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Brushed motors

In what we call a ‘brushed’ motor, the coils of wire are wound around the poles of the armature which is caused to rotate inside a permanent magnet or magnets. These magnets are fixed around the inside of the motor case. The almost-universal way of conducting the electrical current to the coils of wire around the armature is via fixed carbon ‘brushes’, which rub tightly against brass contacts on the armature as it spins around. These contacts form what is called the commutator of the motor. The rubbing action creates quite a lot of friction and heat; it can also create electrical sparks which in turn put out a very messy radio signal. This unwanted radio frequency (called RF) can interfere with the signals received by the radio in your model and cause servos to twitch uncontrollably. This effect is known as Radio Frequency Interference or RFI for short. You can, and should, fit small suppressor components called capacitors to the motor as shown in the diagram, Figure 17, to eliminate the effects of RFI, Photo 17.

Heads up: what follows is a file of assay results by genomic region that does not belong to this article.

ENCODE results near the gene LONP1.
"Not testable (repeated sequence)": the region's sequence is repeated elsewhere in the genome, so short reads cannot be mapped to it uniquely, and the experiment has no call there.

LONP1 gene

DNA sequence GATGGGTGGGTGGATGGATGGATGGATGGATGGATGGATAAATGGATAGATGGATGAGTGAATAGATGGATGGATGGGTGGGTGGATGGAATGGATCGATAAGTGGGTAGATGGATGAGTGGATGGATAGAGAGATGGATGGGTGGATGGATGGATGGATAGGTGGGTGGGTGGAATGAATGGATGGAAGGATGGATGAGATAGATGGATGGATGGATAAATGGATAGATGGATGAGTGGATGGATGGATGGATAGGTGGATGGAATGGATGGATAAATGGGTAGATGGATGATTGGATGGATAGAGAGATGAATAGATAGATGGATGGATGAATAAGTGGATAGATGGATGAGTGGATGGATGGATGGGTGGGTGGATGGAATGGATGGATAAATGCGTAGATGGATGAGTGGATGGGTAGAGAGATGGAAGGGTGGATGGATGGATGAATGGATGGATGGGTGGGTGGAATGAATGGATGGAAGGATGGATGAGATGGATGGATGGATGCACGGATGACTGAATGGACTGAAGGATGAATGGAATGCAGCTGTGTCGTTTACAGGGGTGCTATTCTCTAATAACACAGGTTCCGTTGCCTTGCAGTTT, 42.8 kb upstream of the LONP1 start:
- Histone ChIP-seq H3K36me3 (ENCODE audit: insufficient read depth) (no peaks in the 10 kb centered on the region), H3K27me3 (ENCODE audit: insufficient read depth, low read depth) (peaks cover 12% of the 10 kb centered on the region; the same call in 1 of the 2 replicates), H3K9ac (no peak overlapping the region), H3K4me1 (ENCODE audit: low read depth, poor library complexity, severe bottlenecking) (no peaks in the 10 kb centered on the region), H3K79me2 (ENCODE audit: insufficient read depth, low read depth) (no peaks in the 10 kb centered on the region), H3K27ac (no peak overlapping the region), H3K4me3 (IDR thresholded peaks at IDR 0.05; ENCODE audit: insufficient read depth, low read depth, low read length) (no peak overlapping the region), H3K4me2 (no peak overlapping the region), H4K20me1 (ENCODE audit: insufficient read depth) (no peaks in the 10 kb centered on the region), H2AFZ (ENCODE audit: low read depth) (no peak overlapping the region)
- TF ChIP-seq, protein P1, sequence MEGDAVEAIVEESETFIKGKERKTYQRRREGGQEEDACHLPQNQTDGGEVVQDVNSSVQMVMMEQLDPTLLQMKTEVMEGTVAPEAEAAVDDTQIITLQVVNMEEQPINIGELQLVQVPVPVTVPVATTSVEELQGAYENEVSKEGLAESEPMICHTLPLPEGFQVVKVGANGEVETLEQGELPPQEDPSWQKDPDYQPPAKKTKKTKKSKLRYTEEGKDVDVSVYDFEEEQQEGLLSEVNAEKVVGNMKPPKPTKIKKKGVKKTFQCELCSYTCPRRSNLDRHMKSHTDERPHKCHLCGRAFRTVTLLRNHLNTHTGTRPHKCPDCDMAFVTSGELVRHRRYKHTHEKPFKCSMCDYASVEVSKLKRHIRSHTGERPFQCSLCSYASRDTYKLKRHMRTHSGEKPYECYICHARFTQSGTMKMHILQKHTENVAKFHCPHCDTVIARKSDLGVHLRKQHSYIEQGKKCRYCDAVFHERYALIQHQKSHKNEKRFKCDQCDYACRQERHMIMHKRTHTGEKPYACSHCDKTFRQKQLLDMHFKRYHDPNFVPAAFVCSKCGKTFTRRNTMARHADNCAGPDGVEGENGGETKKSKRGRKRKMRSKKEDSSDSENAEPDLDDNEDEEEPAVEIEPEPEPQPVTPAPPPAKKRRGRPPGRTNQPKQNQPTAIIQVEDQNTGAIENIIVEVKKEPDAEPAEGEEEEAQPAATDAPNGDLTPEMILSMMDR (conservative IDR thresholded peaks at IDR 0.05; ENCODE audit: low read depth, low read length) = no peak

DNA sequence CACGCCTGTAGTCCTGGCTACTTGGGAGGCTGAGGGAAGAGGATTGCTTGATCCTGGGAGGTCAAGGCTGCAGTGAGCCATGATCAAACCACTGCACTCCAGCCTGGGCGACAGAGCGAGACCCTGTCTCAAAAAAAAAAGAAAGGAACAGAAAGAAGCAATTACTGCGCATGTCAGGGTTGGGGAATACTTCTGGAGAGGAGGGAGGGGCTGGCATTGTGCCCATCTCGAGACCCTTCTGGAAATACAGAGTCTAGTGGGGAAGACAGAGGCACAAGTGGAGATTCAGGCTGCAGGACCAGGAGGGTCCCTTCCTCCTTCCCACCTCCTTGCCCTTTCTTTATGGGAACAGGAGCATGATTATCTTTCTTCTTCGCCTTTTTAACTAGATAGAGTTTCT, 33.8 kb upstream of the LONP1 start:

Motor suppression is not as necessary if you are using a microwave-frequency radio (2.4GHz), but if you are sailing with others who aren’t, then the RFI created by your motor might just be 'loud' enough to interfere with their radios. Further measures may be needed if the RF still causes twitching servos in your model. These can include earthing the case of the motor(s) to the propeller tube; twisting the two wires from the speed controller to the motor together and/or passing these wires through and around ferrite rings. A full treatise on suppressing motors can be found on the Internet at:

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